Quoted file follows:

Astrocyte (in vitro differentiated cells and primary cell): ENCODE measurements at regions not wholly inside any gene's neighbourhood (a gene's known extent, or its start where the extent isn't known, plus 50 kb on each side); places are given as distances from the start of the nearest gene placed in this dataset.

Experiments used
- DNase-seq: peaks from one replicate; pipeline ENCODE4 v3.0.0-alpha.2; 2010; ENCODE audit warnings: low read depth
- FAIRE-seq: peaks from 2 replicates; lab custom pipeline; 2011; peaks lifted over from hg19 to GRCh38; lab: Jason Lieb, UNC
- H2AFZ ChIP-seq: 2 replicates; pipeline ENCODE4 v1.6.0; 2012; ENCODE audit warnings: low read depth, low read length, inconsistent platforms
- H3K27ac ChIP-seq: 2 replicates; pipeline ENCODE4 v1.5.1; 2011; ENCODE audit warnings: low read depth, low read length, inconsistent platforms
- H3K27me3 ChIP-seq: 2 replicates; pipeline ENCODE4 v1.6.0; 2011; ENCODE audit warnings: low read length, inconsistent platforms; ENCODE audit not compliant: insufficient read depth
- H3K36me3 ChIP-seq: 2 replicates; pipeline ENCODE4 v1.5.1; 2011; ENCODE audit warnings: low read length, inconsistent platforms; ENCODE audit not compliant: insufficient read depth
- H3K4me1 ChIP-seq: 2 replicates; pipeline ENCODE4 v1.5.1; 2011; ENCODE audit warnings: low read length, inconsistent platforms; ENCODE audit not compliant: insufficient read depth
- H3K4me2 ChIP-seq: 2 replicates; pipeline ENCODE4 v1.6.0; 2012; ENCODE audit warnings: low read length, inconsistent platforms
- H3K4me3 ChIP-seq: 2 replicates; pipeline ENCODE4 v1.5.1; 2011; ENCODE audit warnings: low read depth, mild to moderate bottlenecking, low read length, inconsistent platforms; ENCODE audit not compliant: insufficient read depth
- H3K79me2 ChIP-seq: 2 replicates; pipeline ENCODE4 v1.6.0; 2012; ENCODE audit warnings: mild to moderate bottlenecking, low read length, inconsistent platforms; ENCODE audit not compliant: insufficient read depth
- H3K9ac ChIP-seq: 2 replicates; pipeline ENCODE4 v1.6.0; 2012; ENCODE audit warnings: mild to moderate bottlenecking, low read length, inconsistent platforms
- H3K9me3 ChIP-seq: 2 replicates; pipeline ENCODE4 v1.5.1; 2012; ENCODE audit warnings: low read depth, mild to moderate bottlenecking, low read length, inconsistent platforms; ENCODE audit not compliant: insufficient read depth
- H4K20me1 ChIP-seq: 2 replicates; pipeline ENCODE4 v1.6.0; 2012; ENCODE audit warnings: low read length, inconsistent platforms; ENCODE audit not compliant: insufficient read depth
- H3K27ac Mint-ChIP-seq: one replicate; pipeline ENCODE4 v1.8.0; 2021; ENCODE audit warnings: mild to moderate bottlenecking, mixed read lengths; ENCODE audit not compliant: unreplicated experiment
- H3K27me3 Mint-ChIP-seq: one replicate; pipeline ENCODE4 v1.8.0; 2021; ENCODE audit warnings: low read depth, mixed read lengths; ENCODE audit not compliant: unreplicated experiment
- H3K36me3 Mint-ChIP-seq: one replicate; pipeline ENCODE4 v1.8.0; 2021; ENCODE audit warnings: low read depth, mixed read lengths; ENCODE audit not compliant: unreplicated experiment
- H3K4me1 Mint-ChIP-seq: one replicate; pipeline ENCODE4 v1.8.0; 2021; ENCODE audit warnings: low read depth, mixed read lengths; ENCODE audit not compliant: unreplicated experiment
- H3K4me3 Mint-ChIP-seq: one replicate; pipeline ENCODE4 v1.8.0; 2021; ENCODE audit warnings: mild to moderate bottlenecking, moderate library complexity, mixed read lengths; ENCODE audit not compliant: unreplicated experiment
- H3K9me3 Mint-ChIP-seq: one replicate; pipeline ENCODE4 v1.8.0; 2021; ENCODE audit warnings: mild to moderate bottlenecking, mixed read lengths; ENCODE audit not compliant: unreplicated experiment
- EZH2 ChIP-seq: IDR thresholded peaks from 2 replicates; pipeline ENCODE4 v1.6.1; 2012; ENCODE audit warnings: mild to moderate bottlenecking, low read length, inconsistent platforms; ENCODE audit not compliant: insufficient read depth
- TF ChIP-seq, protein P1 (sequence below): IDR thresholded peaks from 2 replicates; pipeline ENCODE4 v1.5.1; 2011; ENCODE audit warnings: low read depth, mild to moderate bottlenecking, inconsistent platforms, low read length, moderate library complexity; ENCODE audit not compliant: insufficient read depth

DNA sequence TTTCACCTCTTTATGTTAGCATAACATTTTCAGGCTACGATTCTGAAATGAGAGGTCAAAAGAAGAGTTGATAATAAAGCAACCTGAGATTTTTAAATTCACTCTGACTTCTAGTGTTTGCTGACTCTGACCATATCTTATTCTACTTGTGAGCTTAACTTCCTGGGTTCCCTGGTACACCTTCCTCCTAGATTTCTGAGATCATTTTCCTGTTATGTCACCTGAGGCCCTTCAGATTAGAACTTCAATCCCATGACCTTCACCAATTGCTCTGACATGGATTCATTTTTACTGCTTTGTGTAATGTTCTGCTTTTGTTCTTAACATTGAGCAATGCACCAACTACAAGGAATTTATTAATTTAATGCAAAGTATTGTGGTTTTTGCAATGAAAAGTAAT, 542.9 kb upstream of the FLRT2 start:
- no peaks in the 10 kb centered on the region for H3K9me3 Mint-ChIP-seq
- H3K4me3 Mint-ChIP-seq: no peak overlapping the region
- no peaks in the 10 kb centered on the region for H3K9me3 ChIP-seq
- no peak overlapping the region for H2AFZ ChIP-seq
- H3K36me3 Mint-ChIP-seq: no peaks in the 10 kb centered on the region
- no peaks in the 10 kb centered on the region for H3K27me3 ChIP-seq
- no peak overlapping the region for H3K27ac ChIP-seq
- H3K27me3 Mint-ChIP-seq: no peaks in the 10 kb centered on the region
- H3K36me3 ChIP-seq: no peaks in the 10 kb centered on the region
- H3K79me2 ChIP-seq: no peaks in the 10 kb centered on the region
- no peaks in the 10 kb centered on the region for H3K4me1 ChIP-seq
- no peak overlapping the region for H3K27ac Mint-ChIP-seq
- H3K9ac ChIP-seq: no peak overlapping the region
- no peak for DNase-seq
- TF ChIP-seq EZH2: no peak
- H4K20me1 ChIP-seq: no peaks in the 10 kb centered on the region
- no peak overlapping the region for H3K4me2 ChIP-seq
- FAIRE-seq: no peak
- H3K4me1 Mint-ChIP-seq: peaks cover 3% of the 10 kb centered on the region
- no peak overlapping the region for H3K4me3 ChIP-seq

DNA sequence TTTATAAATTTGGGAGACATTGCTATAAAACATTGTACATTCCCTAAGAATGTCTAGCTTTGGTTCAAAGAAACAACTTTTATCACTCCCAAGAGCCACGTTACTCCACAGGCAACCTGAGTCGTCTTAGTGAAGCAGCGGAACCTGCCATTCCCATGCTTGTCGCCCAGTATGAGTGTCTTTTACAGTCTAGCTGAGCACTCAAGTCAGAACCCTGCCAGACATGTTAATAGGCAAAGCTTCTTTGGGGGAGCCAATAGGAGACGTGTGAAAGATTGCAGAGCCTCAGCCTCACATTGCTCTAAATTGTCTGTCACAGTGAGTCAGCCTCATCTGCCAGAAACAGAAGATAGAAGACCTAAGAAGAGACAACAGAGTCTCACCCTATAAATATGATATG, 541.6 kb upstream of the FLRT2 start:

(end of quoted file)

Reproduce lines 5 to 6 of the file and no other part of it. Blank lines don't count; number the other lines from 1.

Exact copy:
- H2AFZ ChIP-seq: 2 replicates; pipeline ENCODE4 v1.6.0; 2012; ENCODE audit warnings: low read depth, low read length, inconsistent platforms
- H3K27ac ChIP-seq: 2 replicates; pipeline ENCODE4 v1.5.1; 2011; ENCODE audit warnings: low read depth, low read length, inconsistent platforms